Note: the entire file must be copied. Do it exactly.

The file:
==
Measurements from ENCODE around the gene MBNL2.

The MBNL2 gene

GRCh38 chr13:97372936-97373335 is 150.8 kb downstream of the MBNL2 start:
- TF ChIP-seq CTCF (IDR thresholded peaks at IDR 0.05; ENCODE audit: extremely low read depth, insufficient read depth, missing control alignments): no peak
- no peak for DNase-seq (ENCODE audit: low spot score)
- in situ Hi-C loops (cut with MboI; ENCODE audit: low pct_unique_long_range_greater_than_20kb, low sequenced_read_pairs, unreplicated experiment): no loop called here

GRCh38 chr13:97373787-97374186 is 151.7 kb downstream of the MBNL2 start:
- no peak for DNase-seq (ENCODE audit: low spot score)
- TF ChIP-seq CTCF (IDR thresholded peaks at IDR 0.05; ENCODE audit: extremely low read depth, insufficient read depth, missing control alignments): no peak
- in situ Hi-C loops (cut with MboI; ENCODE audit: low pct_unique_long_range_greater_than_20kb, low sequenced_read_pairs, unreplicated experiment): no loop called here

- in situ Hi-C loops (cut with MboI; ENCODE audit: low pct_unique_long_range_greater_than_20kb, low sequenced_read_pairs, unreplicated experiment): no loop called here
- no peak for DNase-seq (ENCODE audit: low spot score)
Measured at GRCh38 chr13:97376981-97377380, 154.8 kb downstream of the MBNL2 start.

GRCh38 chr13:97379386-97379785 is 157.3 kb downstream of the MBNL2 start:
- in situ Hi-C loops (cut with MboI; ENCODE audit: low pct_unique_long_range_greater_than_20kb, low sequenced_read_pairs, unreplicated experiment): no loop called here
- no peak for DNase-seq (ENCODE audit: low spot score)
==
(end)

Measurements from ENCODE around the gene MBNL2.

The MBNL2 gene

GRCh38 chr13:97372936-97373335 is 150.8 kb downstream of the MBNL2 start:
- TF ChIP-seq CTCF (IDR thresholded peaks at IDR 0.05; ENCODE audit: extremely low read depth, insufficient read depth, missing control alignments): no peak
- no peak for DNase-seq (ENCODE audit: low spot score)
- in situ Hi-C loops (cut with MboI; ENCODE audit: low pct_unique_long_range_greater_than_20kb, low sequenced_read_pairs, unreplicated experiment): no loop called here

GRCh38 chr13:97373787-97374186 is 151.7 kb downstream of the MBNL2 start:
- no peak for DNase-seq (ENCODE audit: low spot score)
- TF ChIP-seq CTCF (IDR thresholded peaks at IDR 0.05; ENCODE audit: extremely low read depth, insufficient read depth, missing control alignments): no peak
- in situ Hi-C loops (cut with MboI; ENCODE audit: low pct_unique_long_range_greater_than_20kb, low sequenced_read_pairs, unreplicated experiment): no loop called here

- in situ Hi-C loops (cut with MboI; ENCODE audit: low pct_unique_long_range_greater_than_20kb, low sequenced_read_pairs, unreplicated experiment): no loop called here
- no peak for DNase-seq (ENCODE audit: low spot score)
Measured at GRCh38 chr13:97376981-97377380, 154.8 kb downstream of the MBNL2 start.

GRCh38 chr13:97379386-97379785 is 157.3 kb downstream of the MBNL2 start:
- in situ Hi-C loops (cut with MboI; ENCODE audit: low pct_unique_long_range_greater_than_20kb, low sequenced_read_pairs, unreplicated experiment): no loop called here
- no peak for DNase-seq (ENCODE audit: low spot score)